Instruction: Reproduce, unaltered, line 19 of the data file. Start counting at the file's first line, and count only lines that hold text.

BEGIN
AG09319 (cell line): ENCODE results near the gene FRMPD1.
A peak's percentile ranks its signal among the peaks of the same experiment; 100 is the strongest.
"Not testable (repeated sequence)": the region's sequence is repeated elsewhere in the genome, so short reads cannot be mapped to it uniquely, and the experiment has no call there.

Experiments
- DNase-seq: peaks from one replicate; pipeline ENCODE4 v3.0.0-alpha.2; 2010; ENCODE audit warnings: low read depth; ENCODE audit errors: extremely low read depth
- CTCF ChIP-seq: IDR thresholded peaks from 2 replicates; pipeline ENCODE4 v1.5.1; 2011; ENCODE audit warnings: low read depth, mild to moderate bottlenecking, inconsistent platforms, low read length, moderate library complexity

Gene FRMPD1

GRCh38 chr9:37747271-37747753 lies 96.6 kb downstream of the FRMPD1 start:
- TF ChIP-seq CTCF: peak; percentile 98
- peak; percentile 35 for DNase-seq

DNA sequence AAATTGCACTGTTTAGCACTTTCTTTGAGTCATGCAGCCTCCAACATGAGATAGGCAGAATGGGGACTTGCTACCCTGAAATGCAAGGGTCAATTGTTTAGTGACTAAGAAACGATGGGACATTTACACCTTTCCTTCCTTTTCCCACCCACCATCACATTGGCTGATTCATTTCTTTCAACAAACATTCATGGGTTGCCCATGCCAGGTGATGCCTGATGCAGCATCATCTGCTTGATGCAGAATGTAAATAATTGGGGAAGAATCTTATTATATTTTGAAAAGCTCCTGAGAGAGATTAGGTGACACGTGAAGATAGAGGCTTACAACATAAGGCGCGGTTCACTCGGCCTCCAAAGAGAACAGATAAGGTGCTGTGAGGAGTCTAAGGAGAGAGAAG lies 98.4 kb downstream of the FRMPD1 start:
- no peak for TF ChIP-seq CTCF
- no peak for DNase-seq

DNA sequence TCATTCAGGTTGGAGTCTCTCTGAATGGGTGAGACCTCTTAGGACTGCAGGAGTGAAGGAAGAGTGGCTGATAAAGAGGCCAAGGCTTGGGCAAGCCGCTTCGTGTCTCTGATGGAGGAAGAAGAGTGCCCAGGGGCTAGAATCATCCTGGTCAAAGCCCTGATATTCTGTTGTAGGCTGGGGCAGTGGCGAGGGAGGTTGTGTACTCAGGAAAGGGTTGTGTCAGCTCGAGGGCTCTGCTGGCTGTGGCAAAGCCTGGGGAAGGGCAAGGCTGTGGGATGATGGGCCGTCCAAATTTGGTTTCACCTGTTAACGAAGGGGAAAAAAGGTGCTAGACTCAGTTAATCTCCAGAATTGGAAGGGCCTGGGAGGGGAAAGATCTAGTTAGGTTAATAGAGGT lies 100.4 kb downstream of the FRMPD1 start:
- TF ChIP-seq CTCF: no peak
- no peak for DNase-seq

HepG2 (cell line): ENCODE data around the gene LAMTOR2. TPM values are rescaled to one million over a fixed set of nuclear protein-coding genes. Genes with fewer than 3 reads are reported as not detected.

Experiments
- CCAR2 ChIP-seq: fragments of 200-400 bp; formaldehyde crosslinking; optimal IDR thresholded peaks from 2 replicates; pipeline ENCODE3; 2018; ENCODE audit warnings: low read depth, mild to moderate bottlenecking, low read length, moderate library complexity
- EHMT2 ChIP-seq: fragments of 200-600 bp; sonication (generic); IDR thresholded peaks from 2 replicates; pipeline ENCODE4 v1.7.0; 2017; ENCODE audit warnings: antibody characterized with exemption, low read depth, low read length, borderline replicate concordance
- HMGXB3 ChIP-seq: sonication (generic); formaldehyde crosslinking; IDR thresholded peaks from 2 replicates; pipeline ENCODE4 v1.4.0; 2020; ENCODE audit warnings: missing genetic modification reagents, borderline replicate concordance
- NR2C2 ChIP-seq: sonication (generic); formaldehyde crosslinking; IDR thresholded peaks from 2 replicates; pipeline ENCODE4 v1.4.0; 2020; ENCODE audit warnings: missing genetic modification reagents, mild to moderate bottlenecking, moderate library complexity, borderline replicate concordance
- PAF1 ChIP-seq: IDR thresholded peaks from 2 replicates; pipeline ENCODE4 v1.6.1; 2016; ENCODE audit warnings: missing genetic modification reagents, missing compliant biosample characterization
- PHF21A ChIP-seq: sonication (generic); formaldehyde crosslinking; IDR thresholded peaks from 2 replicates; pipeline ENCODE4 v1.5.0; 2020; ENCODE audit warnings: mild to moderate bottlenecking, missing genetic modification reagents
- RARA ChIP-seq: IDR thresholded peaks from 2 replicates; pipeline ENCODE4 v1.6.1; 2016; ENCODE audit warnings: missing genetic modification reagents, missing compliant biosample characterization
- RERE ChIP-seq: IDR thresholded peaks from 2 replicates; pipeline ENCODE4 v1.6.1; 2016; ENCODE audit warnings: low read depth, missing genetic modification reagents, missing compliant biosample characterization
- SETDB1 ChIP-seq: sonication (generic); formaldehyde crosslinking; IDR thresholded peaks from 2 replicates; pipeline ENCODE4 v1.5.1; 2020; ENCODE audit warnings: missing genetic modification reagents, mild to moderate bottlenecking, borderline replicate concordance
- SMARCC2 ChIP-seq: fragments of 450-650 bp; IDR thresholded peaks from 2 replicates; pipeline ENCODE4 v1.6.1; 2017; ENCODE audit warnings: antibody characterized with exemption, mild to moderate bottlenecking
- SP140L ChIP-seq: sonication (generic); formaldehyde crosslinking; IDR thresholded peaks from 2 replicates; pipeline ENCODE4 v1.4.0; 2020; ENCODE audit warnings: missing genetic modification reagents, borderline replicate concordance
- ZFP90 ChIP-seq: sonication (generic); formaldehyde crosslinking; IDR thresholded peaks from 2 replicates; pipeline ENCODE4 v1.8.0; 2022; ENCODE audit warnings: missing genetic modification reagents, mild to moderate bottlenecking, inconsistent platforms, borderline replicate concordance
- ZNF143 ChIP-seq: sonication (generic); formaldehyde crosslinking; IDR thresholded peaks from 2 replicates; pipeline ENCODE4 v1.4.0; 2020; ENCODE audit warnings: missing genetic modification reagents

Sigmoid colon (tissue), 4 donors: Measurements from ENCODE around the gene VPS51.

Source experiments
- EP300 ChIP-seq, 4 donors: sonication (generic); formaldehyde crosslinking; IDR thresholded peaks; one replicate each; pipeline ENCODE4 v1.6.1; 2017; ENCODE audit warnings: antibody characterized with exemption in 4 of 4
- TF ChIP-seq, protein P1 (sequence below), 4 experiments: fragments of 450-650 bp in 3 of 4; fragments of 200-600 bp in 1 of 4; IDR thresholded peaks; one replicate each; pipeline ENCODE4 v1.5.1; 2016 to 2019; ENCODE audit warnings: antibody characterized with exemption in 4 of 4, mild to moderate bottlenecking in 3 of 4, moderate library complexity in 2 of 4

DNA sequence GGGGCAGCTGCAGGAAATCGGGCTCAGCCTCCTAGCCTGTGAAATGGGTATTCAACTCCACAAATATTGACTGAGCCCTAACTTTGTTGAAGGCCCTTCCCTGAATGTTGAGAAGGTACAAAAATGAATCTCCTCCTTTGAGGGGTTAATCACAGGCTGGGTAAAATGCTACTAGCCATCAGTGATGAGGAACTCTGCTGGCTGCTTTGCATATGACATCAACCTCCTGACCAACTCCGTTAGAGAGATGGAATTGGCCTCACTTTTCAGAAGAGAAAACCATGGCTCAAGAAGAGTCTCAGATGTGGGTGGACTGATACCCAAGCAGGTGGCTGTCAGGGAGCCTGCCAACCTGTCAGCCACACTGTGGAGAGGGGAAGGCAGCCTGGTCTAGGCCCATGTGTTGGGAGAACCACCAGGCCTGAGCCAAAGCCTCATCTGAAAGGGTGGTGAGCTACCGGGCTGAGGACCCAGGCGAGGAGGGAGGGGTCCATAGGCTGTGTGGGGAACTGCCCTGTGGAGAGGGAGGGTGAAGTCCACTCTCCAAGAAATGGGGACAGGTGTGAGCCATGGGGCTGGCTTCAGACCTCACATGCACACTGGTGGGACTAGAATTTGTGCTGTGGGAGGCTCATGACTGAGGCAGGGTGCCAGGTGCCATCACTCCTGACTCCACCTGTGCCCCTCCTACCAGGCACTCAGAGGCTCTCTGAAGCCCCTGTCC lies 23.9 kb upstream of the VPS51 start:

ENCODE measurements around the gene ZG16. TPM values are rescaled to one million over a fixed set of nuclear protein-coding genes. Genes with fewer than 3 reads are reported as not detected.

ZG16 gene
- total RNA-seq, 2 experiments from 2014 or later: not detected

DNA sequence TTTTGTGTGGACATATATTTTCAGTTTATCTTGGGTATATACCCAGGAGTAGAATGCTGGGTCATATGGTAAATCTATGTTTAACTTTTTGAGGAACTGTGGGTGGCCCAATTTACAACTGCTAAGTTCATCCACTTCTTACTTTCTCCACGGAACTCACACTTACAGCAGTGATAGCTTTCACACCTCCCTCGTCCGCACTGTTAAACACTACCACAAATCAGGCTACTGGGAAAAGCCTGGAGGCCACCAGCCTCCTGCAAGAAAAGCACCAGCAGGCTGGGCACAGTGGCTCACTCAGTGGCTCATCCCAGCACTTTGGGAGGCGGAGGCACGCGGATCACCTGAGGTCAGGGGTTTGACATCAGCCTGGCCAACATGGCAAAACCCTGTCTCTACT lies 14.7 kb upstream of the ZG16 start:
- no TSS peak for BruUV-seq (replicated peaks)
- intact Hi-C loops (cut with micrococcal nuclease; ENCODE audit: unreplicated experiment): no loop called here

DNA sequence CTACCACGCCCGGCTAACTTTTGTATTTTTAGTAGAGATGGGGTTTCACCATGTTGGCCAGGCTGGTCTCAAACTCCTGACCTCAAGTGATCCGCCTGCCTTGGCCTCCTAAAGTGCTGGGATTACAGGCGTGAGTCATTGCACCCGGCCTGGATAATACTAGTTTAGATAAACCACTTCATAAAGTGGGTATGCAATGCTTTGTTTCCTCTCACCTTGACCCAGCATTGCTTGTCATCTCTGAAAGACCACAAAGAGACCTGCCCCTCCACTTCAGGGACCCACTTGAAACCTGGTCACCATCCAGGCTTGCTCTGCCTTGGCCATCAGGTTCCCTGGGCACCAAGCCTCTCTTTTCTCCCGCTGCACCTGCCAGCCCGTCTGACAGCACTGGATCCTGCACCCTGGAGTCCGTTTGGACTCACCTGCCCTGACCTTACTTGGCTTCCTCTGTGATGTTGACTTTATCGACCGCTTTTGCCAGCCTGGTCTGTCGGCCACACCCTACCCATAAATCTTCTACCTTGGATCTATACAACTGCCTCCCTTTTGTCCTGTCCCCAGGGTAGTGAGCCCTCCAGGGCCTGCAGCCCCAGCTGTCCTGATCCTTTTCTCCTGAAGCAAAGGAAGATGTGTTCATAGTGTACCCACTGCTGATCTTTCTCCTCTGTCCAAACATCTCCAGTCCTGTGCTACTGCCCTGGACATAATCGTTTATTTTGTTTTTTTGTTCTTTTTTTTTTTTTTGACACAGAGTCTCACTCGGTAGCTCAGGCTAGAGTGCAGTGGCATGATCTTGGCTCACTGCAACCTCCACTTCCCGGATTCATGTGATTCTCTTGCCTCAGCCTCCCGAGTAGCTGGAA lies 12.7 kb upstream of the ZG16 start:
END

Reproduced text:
- CCAR2 ChIP-seq: fragments of 200-400 bp; formaldehyde crosslinking; optimal IDR thresholded peaks from 2 replicates; pipeline ENCODE3; 2018; ENCODE audit warnings: low read depth, mild to moderate bottlenecking, low read length, moderate library complexity